The Trump administration’s Operation Warp Speed has now helped achieve the remarkable success of two vaccines shown to be highly effective in preventing COVID-19. But pressure is rising for a similar push from the administration in a different area key to fighting the pandemic: rapid testing.
Despite the success with vaccines, they will not be widely available to the general public for several months, even as hospitalizations and deaths continue to spike heading into a brutal winter.
A vocal group of experts say that widespread rapid testing could help drastically slow the spread of the virus until a vaccine is widely available, and help open businesses and schools.
But such tests have not gotten off the ground, despite the technology existing. Backers point to regulatory barriers at the Food and Drug Administration (FDA) and a lack of government investment in ramping up manufacturing of the tests to the millions per day that would be needed.
President-elect Joe BidenJoe BidenOutside groups flood Georgia with advertising buys ahead of runoffs Biden will receive @POTUS Twitter account on Jan. 20 even if Trump doesn’t concede, company says Trump to participate in virtual G-20 summit amid coronavirus surge MORE is calling for stronger government action. In a speech in October, he called for a “faster, cheaper screening test, that you can take right at home or in school,” and his transition team’s coronavirus plan includes a call to “invest in next-generation testing, including at home tests and instant tests, so we can scale up our testing capacity by orders of magnitude.”
President TrumpDonald John TrumpBen Carson says he’s ‘out of the woods’ after being ‘extremely sick’ with COVID-19 Biden will receive @POTUS Twitter account on Jan. 20 even if Trump doesn’t concede, company says Trump to participate in virtual G-20 summit amid coronavirus surge MORE, in contrast, has frequently downplayed the need for more testing.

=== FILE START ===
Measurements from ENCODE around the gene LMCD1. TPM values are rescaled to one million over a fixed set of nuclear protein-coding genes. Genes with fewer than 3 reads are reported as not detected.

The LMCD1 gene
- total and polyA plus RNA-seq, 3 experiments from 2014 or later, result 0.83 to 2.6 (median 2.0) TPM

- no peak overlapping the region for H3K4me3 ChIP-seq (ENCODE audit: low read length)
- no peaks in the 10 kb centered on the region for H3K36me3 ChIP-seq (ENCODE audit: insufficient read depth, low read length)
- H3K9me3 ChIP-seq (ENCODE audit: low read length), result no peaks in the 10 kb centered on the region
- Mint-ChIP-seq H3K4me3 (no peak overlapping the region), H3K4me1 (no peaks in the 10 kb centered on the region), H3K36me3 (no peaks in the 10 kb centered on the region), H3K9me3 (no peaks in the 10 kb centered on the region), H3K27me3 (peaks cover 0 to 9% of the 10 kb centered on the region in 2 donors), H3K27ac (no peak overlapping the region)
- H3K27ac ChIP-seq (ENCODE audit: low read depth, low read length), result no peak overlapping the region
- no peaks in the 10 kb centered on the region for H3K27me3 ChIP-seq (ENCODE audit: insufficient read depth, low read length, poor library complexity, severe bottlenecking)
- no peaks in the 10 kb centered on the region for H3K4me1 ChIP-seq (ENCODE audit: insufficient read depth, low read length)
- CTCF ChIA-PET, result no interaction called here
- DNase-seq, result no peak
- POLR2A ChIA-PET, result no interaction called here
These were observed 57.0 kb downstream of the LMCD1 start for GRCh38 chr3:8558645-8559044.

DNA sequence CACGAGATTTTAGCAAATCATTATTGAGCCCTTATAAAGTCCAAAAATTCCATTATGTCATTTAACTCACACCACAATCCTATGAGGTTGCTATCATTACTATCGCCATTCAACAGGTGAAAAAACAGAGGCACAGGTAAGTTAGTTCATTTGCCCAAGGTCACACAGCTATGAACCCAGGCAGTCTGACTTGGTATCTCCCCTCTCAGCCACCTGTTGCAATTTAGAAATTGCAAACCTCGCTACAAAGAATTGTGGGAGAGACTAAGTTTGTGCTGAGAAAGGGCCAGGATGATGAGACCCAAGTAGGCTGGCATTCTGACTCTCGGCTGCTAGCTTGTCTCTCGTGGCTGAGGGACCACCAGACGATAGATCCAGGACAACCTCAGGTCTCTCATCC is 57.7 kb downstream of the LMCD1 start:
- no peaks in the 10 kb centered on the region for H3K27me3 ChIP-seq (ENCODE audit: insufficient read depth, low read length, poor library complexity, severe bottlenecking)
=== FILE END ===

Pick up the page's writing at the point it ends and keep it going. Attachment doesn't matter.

“We have leadership in the country, [and] they don’t realize they’re leaders,” said Michael Mina, a professor at the Harvard T.H. Chan School of Public Health who has been advocating for rapid tests for months. “The number of people I’ve talked to who say, ‘Well, why isn’t this happening?’ and my only answer is, ‘Because you’re not doing it.’ ”
The tests Mina and others are pushing for are simple paper strips that could be mass-produced so that every household in the U.S. could have a supply, and use them multiple times per week. Someone could know whether they are positive for coronavirus by whether a line shows up on the paper strip or not, within minutes.
That way, before going to work or school, or a gathering of friends, people would know whether they are positive, and if they are, they could stay home.
“The government should be sending those out with surgical masks to every household in the US,” said Eric Topol, a professor of molecular medicine at Scripps Research.
Anthony FauciAnthony FauciFauci says Santa Claus won’t be spreading coronavirus due to ‘innate immunity’ Bill Gates: ‘I feel very confident’ COVID-19 vaccine is safe Fauci gets frustrated: ‘Get rid of these ridiculous conspiracy theories’ MORE, the government’s top infectious diseases expert, made a nod to such rapid at-home tests while speaking to a New York Times summit Tuesday.